How can a soul make a difference? [Revision v1.2]


I’ve been thinking about the idea that all conditions being equal, if “my soul” were to be put into your body, or “you soul” were to be put into my body, will I do a better job being you, or will you do a better job being me?

Let’s consider this example. Student SMARTZY has an IQ of 140 but he doesn’t put too much effort on schoolwork, so he scored B in the final. Student STUPIGENCE, however, was much less intellectually gifted. With an IQ of merely 80, he had to put a lot of effort into study, and yet got only C in the final. Student SMARGIENCE has both 140 IQ and diligence. Spent the same amount of effort as student B, he easily scored an A+ in the final. Now here is my question: who should be praised the most, and the least?

If we simply look at the scores, we should praise SMARGIENCE most for scoring the highest, and criticize STUPIGENCE for scoring the lowest, with SMARTZY in between. However, we see that this isn’t fair because SMARTZY has higher IQ than STUPIGENCE, assuming that it means for the same amount of effort, SMARTZY scores better. We should, per our common sense, praise STUPIGENCE for the effort and criticize SMARTZY for not doing so, with SMARGIENCE in between. This way we make it right.

But in reality, we don’t know how much effort any of these student have spent. All we see are the results A+ B C, and we rank them this way.

Now think about the example above as an analogy. What if we are not judging students, but all the people we see and meet, and what if we are not judging test scores, but their level of success?

It is a fact that some people achieve success (in certain areas) easier than others. Note I am not talking about their success due to their family or financial situations; I am talking about their own personal success as who they are due to their own properties. For example, a more attractive person can become an actor or actress easier than a less attractive one, and with the same effort the former will probably achieve more success. I think we can all accept that some people are better at certain things because this is what they are, and you are what you are. More often than not, we learned to ignore it. Fine, all fine.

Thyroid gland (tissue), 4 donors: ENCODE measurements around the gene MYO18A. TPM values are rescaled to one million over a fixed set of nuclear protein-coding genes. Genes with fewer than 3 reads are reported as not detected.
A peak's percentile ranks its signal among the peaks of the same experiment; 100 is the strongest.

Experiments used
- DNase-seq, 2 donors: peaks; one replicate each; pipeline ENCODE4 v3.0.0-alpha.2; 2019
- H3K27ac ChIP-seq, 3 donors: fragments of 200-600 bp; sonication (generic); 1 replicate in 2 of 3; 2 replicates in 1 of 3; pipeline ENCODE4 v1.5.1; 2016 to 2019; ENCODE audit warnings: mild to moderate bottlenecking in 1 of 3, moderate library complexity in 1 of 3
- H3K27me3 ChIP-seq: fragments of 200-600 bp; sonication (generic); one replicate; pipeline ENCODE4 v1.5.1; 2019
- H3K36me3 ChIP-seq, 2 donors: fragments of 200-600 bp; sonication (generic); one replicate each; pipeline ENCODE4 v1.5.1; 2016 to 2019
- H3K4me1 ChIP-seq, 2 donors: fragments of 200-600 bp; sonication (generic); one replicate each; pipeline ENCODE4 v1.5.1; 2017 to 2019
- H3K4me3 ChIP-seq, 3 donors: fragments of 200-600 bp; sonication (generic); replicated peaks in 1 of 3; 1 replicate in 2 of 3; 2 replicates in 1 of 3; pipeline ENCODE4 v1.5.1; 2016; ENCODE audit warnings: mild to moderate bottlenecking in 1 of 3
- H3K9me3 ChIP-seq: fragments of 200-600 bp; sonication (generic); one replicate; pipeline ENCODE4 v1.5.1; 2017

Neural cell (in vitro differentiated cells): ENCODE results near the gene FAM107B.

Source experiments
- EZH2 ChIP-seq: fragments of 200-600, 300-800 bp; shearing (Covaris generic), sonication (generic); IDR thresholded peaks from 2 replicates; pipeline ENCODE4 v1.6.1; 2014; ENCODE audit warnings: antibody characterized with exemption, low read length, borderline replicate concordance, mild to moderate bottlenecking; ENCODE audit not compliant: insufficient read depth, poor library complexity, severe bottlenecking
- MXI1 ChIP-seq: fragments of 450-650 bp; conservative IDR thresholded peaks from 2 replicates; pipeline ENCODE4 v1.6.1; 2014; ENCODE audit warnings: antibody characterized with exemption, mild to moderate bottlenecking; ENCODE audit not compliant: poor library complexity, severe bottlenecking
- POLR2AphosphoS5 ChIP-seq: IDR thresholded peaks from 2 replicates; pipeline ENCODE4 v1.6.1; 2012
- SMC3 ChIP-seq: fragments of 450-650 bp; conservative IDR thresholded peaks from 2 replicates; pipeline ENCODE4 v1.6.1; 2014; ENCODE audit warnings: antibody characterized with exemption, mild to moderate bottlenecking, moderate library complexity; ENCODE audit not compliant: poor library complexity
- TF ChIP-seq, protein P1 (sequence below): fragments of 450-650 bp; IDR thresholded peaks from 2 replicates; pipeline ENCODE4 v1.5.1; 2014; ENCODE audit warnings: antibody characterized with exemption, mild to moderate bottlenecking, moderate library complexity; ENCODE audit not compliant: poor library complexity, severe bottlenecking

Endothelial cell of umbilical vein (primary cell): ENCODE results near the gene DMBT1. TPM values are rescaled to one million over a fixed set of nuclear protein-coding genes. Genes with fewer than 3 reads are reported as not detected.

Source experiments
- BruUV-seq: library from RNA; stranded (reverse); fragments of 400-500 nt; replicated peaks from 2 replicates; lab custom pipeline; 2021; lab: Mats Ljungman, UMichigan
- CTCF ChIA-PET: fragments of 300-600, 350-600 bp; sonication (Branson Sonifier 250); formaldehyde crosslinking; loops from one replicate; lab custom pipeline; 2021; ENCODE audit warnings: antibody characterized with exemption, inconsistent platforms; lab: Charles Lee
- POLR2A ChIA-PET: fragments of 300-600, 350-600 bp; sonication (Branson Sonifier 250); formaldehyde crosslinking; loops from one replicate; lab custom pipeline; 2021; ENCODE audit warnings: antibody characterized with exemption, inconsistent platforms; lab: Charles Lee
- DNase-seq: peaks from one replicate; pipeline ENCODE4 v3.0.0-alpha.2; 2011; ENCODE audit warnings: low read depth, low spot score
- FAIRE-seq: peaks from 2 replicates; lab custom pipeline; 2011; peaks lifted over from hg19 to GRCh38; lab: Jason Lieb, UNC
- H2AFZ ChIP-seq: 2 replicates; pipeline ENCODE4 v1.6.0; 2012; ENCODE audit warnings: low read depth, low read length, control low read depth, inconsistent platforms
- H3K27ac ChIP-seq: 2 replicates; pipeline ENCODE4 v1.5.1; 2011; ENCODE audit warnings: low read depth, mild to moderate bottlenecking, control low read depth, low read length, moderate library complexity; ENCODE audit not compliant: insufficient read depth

Now let’s come back to the notion of “switching souls” just for the sake of argument. Since human have consciousness, which is capable of experiencing oneself and making executive decisions, let’s say this is the “soul”. Everything else you can do, either physically or mentally (math, logic, art, creativity…) are not part of this “soul” because it is not part of your consciousness, it’s just what you are capable of doing and you cannot control whether you can do it or not for it’s been decided for you. That is why we call someone gifted because they are “given the ability to do something just as being given a gift”. Say you are the soul, the consciousness if you prefer that way, and therefore you are given a body, and a mind, and a personality, all of which you have no choice over. You will use these to do something in the world. Now the argument:

Say in an non-existing world where everyone has been given the exact same body, mind, and personality, now what determines their success?

Think about it, what makes all the differences if all conditions being the same?

My answer is: it is the amount of control they can exert over their body, mind, and personality. The more control the individual have, the better the end result is. Consciousness is like a “general”; body, mind, and personality are like an “army”. The better the “general”, the more powerful the “army”.

What if someone is the better “general”, but given a weaker “army”? What if someone is the worse “general”, but given a stronger “army”? How do we distinguish a good “general” from a bad one?

If we think about wars, a good general could win battles with a small army by using it smartly against a bad general with a large army. But there are times when the bad general has too large an army, so the good general has to lose. Do we praise the bad general for winning and criticize the good general for losing? No.

Do you see the analogy here? Should we praise a person for his or her success, or should we praise a person for trying to improve over oneself? Should we criticize a slower person for being a failure in something, or should we criticize a slicker person for not trying to succeed?

How can a soul make a difference?

Enough said. I consider myself a bad “general”, but I see that there are whole lot more people being even worse. This is sad.

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